Everything It Will Take to Get Faster Wi-Fi on Planes

Companies are vying to bring better internet to the skies, but the path to success is almost unbelievably complicated.


I bring tidings from the frontier of airplane Wi-Fi. I experienced faster internet with my own two thumbs aboard a 757! I did a series of speed tests and received between 17 and 27 megabits per second while also flying through the sky. This is streaming-Netflix-while-streaming-Spotify territory—and a far cry from the measly speeds one can attain on most current flights.

Airplane Wi-Fi is technically measured on a scale from makes-you-want-to-throw-your-computer-out-of-the-plane to makes-you-want-to-throw-yourself-out-of-the-plane. That’s because it is hard to direct data to a plane 30,000 feet in the air. You need an antenna pointed down at ground towers or up at a small number of bandwidth-limited satellites. And yet some internet is better than none. And so despite the speed, Wi-Fi aboard planes remains indispensable for work travelers, who might even pay $40 for the privilege of sipping bits through a tiny kinked straw for four or five hours.

As you might expect, the airlines and the people who provide tech components to them are trying to make that experience better. Our sighs have made their way to research team’s ears. Our muttering has led to and starred in PowerPoints.

Here’s the good news: Yes, it will get better. Even though it’s hard, no fewer than three companies are willing to challenge physics to bring you your streaming video.

And now for the bad news: It’s gonna take a while before you get to use that better Wi-Fi.

* * *

My adventure to the future of airplane Wi-Fi began at a part of the San Francisco airport that I’d never seen: Signature Flight Support, the name bold and rich, the planes private. I’d been summoned to the place by the noted thermostat-maker Honeywell, which has been a major supplier of airplane components for decades. They had invited a group of journalists for a ride aboard their hardware-testing plane, and by the time I arrived, the presenters and audience were gathered into a small conference room at the terminal.

Before we flew, Kristin Slyker, Honeywell Aerospace’s VP of “Connected Aircraft” wanted to fill us in on the current aviation industry. The pitch was familiar but compelling: They don’t make the thing you know (the airplane), but they make the thing you know better.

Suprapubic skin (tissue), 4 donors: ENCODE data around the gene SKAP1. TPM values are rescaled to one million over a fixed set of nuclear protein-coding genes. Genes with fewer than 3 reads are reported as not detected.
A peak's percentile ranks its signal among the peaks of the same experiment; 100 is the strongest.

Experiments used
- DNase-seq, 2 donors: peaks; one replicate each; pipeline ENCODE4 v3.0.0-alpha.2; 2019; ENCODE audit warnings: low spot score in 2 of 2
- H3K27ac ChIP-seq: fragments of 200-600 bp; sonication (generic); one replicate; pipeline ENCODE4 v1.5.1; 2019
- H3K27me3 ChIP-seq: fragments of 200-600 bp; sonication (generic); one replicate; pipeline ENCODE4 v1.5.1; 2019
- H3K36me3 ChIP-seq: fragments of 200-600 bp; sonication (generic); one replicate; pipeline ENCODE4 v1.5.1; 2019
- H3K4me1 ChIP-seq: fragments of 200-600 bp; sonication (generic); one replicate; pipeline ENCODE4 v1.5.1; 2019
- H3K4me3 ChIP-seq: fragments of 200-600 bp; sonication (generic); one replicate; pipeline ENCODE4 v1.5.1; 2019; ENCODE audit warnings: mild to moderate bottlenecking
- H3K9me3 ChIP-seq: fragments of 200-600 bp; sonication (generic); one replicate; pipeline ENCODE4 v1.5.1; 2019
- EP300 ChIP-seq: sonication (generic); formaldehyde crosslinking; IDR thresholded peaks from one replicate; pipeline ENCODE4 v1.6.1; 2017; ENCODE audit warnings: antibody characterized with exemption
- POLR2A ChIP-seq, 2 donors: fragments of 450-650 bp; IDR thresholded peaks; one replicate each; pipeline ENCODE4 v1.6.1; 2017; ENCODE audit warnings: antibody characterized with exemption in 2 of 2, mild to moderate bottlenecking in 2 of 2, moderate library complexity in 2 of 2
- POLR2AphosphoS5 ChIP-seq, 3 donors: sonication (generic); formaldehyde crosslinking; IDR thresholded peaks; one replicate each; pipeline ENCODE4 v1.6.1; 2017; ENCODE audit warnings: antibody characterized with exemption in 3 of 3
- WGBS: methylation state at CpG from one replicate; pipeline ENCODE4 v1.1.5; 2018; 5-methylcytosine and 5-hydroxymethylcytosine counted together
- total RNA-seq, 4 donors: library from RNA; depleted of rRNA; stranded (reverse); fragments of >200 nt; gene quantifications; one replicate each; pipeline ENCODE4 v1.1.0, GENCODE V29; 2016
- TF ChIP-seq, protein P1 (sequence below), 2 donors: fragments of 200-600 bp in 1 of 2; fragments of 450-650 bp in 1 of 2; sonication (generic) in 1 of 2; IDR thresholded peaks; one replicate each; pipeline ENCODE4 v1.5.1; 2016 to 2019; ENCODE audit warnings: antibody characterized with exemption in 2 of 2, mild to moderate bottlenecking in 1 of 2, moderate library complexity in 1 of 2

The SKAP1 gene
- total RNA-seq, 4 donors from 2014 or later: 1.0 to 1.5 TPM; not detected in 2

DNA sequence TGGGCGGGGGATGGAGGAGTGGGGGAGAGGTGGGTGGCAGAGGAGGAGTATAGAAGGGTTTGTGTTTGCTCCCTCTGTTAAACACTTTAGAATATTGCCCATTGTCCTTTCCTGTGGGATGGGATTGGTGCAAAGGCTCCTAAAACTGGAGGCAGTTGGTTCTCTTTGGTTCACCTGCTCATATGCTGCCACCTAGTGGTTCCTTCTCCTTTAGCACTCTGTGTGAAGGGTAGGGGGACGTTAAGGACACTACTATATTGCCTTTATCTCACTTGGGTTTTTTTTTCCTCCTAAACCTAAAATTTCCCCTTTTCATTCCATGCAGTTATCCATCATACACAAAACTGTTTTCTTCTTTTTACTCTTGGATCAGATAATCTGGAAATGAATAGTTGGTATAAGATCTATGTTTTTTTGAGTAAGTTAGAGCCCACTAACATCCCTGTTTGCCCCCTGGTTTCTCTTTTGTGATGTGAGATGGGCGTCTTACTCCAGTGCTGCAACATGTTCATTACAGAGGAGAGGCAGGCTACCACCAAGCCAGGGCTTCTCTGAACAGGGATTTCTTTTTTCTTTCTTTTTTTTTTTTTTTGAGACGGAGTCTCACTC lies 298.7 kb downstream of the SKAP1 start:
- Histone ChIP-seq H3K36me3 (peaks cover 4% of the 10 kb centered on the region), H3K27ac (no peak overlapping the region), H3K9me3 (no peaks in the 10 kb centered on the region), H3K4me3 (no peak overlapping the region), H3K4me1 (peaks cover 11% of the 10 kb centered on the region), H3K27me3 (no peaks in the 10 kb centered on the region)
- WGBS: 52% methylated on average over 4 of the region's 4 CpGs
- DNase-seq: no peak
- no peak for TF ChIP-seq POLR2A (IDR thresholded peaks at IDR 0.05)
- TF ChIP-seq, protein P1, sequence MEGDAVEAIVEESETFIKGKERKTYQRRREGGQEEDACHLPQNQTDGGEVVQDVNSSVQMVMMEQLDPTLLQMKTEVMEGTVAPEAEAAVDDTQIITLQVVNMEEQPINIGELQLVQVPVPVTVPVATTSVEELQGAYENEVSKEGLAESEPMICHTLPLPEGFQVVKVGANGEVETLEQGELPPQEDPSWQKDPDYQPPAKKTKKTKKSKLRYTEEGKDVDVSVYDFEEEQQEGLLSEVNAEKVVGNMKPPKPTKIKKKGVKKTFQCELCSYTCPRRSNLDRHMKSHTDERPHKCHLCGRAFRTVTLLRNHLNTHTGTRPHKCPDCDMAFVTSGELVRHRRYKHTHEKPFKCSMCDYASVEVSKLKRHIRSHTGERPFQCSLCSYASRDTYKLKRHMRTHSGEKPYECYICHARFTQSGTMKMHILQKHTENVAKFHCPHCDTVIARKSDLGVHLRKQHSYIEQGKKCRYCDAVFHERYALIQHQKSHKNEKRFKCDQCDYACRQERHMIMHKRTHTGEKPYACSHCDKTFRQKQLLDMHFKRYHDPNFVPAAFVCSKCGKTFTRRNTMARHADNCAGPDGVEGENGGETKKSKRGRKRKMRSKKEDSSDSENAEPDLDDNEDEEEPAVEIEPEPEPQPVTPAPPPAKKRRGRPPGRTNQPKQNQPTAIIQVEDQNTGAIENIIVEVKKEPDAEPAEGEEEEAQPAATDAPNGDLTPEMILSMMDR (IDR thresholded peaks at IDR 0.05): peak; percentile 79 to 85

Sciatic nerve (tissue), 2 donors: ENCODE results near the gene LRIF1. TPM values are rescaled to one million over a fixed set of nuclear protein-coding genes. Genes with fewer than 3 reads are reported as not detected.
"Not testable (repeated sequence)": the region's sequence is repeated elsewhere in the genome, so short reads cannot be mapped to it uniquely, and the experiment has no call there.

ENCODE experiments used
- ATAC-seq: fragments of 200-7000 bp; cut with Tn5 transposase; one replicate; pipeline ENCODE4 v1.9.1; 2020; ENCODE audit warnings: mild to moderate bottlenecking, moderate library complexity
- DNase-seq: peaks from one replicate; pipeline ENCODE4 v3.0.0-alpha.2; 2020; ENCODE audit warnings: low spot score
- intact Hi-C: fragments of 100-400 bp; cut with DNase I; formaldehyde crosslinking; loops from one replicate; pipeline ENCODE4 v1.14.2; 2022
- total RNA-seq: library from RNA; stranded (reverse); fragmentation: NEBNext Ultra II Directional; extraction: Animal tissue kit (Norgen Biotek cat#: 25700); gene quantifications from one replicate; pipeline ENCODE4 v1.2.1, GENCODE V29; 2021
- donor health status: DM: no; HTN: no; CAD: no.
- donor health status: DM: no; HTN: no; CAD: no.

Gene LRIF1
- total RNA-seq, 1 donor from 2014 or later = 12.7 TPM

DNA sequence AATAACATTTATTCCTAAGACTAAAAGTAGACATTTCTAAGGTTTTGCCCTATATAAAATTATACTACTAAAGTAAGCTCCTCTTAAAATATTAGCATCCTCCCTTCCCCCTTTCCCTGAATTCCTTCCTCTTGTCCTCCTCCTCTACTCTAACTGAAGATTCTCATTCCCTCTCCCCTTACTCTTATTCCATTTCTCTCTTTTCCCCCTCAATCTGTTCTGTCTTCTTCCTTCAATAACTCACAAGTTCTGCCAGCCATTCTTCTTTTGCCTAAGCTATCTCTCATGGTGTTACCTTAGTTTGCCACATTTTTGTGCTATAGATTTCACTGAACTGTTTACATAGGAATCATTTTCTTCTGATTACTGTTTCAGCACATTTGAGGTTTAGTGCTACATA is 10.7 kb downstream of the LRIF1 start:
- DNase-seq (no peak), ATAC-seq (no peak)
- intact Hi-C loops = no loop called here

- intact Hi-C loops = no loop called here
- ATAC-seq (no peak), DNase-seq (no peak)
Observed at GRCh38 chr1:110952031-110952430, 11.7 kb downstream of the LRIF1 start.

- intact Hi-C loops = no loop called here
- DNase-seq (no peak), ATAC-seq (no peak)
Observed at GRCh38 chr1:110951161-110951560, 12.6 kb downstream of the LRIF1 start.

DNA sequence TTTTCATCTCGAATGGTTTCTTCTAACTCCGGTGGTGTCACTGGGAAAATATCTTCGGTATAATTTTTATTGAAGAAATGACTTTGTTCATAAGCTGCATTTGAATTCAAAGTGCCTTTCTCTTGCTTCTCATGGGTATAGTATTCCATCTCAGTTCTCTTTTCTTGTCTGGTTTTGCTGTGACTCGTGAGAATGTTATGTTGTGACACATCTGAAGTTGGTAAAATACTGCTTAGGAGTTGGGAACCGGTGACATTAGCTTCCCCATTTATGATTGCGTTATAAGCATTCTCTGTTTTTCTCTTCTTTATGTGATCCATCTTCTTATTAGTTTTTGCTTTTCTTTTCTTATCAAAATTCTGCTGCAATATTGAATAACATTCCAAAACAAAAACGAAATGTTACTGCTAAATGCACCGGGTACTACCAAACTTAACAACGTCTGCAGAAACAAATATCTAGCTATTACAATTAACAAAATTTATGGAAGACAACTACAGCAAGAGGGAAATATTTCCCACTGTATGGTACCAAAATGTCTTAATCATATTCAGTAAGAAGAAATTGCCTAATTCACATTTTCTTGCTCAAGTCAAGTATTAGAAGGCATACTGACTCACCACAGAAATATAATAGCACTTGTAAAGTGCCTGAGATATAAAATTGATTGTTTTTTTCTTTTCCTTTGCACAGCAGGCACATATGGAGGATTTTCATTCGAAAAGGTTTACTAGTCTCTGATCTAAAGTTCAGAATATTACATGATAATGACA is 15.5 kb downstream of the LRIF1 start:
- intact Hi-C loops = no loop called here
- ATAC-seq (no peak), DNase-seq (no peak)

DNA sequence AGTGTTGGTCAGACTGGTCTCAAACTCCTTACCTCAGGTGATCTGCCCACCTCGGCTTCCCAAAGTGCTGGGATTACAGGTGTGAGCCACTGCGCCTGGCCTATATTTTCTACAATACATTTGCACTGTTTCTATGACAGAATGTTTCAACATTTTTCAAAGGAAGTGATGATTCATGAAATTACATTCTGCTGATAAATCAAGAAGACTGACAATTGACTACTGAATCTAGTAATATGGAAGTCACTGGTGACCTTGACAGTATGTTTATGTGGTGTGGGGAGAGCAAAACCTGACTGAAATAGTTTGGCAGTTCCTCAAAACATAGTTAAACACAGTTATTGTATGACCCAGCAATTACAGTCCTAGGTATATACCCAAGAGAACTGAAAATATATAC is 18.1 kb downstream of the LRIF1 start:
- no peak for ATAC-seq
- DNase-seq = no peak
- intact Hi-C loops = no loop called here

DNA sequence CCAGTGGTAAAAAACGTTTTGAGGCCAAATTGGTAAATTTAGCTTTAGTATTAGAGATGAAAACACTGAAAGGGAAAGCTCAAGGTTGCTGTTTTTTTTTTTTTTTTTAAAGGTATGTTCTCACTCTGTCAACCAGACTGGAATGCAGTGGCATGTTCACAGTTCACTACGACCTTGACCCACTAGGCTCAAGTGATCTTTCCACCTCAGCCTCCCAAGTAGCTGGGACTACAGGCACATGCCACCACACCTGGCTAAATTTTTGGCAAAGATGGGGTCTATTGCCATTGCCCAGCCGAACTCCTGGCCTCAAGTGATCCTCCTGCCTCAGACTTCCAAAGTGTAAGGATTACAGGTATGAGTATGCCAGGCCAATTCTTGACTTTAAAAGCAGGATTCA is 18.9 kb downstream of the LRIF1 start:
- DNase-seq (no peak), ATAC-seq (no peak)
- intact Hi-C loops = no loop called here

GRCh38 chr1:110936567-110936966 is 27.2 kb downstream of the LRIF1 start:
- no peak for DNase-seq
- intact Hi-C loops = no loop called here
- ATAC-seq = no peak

Imagine any Boeing or Airbus: Each one is a conglomeration of parts created by all kinds of different suppliers. Honeywell, for example, does a good business with auxiliary power units, a small engine that lets the pilots turn on the air conditioning, even when the main jet engines aren’t running. Not something you probably think about everyday, but Honeywell has 36,000 of these units flying around on airplanes right now.

They also supply wheels and electrical power infrastructure, cabin pressure control systems and LED lighting, radios, sensors, gyroscopes, accelerometers, and a bunch of other things.

And this is where the Wi-Fi comes in. What is Wi-Fi, from the plane’s perspective?

It’s a system with a few pieces:

  1. A big, specialized antenna
  2. Powerful radio transmitters to communicate with a satellite or ground towers on a particular band of the electromagnetic spectrum
  3. A modem for receiving information
  4. A distribution system for splitting that bandwidth among the people and machines on the plane.

And those kinds of things—antennas and radios and aircraft systems—are what Honeywell makes. If airplane Wi-Fi is gonna get better, it’s gonna be through improvements in these parts and the systems that animate them.

Honeywell’s technology testing plane (Alexis Madrigal).

So, I boarded the Honeywell plane with the other journalists. On the outside, it looks like any other plane—tube-y, white. But inside, the wall and ceiling panels have been torn out, so all the plane’s cabling is visible. There are bundles of cords spanning the length of the craft, and most of them would be present in any commercial plane, not just this specially kitted out one.

It’s a striking visual: A plane is a flying data-generating machine. Honeywell wants to tie all of these data streams together. They want to sell airlines components, the service for assessing the data that the sensors on those parts generate, apps for pilots, and a host of other services they have rolled under Slyker in a business they call the “Connected Aircraft.” And the charismatic avatar of their capabilities and the coming change is their next-gen internet technology, the Wi-Fi, which they have branded Jetwave.